Inside Amazon at Its First Supply Chain Optimization Faculty Summit
October 19, 2015
“Amazon is many things to many people, but it is above all an astounding technology company,” emphasizes John F. Smith Professor of Operations Management Anna Nagurney. The Isenberg scholar was one of 34 top academics handpicked by Amazon to participate in its first Supply Chain Optimization Faculty Summit earlier this month. During the 1 ½-day gathering at Amazon’s headquarters in Seattle, Nagurney and 33 other faculty from universities in the U.S. Canada, Brazil, and Italy got an inside baseball look at Amazon’s logistics and supply chain strategies and operations.
“Amazon’s brainpower,” notes Nagurney, “includes 300 Ph.D.s in operations research, 50 in economics, and 50 in machine learning. They relentlessly deconstruct operations to improve algorithms for sourcing, sorting, routing, and dozens of other activities.” The company, she continues, is extremely customer focused, with speed and reliability at a premium. It is also obsessive about controlling costs. “Being cheapest and fastest to the customer can prove conflicting,” notes Nagurney. “That’s the sort of challenge that excites my colleagues and me.”
More Best Practices
Speed to customer, she emphasizes, is a selling point for Amazon Prime Now, one of the company’s premium services. Because Amazon Prime is an exemplar of best practices, the professors got the lowdown on its operations and its worldwide expansion. The visitors also attended “ops talks” on planning and inventory, robotics and other next-generation supply chain technologies, and forecasting. Amazon, observes Nagurney, is doing its best to forecast demand in order to buy ahead of that demand. “They’re deploying Big Data and algorithms to predict totally new products and trends,” she explains.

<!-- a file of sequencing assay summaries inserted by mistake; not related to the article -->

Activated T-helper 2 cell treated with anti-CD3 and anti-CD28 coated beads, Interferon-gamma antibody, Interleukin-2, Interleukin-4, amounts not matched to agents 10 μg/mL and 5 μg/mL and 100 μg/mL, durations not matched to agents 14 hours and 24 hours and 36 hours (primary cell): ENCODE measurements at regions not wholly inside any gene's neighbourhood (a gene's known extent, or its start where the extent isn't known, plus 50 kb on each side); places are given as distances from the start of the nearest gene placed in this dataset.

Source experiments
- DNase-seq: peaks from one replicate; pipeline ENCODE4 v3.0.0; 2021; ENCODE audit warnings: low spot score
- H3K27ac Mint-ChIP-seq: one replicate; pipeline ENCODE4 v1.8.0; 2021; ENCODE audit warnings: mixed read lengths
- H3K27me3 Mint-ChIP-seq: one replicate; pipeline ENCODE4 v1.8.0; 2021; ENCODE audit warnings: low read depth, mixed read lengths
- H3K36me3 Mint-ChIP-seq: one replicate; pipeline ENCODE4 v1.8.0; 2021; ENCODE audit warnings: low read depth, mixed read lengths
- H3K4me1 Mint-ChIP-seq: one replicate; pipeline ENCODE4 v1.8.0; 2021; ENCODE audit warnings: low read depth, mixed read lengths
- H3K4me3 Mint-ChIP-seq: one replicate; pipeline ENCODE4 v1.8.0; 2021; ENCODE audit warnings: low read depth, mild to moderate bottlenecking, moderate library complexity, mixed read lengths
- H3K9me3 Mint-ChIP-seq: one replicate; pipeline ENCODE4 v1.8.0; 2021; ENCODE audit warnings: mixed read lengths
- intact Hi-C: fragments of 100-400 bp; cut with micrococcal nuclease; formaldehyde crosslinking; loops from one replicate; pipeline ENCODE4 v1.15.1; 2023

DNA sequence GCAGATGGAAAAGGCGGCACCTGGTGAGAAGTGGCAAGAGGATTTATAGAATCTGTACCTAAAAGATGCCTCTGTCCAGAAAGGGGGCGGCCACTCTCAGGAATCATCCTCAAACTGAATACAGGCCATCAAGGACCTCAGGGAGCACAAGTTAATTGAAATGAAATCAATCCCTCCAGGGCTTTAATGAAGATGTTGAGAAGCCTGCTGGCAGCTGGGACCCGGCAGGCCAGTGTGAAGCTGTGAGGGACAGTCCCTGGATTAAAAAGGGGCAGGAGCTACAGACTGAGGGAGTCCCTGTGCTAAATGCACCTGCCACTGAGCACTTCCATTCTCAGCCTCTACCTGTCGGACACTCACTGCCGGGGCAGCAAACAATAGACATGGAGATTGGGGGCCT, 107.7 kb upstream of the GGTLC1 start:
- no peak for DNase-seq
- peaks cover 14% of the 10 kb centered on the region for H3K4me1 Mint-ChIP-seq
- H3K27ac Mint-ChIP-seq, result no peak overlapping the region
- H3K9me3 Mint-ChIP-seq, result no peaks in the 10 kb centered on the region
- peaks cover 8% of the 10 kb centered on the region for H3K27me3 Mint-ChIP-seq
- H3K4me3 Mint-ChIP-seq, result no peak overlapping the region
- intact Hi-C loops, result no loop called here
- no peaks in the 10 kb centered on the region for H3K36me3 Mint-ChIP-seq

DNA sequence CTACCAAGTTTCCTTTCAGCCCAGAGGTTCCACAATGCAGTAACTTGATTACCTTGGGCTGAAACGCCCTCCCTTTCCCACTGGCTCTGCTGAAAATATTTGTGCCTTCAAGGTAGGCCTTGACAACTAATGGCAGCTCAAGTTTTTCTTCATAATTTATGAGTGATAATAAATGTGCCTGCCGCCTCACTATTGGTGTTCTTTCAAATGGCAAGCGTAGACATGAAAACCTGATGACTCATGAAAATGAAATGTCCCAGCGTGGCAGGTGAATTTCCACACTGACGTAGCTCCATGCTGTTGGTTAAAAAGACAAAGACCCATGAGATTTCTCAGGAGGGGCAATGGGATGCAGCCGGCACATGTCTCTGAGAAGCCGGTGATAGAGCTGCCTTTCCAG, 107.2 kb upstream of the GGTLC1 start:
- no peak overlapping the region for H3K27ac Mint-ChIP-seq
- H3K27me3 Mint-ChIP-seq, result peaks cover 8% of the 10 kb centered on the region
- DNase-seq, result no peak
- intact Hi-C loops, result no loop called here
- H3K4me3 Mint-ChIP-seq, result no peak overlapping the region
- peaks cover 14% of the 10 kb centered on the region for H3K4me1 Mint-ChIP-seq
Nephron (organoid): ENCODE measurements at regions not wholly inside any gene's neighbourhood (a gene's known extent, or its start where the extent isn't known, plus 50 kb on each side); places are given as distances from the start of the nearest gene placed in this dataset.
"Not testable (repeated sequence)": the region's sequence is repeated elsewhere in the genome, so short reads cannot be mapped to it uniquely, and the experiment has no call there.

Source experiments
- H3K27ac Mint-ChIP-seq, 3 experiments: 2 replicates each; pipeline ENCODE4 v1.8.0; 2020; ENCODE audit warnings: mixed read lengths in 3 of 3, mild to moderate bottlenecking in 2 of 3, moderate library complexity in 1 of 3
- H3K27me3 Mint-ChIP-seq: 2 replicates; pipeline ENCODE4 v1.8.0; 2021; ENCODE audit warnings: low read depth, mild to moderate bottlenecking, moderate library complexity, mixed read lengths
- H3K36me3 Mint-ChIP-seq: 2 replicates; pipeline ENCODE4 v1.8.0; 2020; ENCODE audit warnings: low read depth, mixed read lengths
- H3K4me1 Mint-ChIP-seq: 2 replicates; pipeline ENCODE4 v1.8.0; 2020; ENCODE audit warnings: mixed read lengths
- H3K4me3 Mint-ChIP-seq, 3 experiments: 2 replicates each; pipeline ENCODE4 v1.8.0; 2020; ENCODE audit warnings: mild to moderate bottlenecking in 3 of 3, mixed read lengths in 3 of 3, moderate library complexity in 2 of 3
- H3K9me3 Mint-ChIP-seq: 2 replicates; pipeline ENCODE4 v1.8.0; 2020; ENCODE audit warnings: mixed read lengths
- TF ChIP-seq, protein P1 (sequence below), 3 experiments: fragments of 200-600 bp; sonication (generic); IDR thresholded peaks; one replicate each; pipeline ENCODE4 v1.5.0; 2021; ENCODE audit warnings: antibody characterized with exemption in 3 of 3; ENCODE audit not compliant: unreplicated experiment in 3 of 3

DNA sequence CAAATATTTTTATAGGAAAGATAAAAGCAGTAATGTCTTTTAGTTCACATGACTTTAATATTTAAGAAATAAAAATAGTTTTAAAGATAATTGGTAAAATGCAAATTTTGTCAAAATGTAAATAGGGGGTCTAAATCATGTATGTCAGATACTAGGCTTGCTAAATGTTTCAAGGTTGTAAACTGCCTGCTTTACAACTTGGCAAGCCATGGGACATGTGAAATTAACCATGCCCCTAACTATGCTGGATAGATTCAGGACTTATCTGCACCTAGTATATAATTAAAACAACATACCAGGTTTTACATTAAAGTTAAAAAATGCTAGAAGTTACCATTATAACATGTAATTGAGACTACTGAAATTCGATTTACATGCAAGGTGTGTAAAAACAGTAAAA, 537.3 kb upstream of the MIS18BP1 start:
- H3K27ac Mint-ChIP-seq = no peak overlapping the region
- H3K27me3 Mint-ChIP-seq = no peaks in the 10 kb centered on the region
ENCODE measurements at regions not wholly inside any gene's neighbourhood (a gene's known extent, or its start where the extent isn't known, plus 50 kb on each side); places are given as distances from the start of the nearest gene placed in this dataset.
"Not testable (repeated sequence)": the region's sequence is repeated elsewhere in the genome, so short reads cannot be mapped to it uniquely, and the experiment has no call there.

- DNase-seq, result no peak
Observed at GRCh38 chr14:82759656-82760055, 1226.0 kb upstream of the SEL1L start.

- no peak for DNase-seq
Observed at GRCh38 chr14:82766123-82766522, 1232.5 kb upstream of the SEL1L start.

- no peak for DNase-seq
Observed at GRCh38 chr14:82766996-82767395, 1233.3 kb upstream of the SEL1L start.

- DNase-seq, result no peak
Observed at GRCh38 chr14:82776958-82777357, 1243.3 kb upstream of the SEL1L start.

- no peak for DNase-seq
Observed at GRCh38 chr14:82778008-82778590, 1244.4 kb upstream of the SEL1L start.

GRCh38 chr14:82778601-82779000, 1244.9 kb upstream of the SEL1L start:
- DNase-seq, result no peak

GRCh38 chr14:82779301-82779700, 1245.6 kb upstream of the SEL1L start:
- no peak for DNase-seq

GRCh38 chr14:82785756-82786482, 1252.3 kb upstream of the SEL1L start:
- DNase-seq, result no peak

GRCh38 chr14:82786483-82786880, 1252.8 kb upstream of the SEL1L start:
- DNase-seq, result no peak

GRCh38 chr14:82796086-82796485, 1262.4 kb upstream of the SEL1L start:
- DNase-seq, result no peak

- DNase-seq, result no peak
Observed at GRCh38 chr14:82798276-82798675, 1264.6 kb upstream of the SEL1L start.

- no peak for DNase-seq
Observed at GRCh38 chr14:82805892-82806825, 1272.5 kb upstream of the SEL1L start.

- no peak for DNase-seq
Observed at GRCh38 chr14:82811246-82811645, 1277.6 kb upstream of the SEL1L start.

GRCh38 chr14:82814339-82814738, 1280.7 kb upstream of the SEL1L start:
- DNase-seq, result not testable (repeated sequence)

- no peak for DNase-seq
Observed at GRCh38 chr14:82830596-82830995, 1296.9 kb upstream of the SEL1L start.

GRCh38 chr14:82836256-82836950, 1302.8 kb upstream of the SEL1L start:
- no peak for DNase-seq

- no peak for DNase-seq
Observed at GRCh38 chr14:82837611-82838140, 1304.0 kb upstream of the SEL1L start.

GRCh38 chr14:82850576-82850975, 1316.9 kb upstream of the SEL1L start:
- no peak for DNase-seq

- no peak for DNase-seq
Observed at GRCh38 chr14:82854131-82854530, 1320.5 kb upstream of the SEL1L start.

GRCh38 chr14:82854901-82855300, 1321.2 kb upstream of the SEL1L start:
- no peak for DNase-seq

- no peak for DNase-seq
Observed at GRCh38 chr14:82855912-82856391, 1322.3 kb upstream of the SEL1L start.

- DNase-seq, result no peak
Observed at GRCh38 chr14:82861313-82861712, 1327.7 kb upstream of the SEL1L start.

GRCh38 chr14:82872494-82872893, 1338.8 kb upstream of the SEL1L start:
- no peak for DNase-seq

Another priority for the company is reducing its extensive waste stream through practices that yield efficiency and sustainability. That becomes more challenging with Amazon’s increasingly eclectic product mix, including its expanding larder of perishable goods. For Amazon, product placement and flow on the floors of its vast fulfillment centers is an ongoing challenge in continuous improvement.
On day-one of her visit, Nagurney toured Amazon’s highly automated fulfillment center in nearby Dupont, Washington. There, she marveled at the company’s diminutive algorithm-driven Kiva robots, which deftly navigate the floor of the cavernous facility on 24-7picking and packing missions. She also witnessed the world’s biggest robotic arm going about its business.
Opportunities for Isenberg
“The gathering was a fantastic opportunity for networking with faculty from other schools and with operations professionals at the company,” Nagurney remarks. Best of all, Isenberg students are likely to benefit. “In the supply chain arena, we’re on the ground floor with Amazon,” she says. “Next week, I’ll be talking with a senior recruiter at Amazon about internships and other opportunities. There are also potential research opportunities for our Ph.D. students,” she adds. Amazon, she notes, has a large fulfillment center in Boston.
“When I gave managers at Amazon a rundown on Isenberg’s operations and information management curriculum, they were impressed. These are exactly the skills we are looking for, they said. I am excited for our students and our faculty as well!”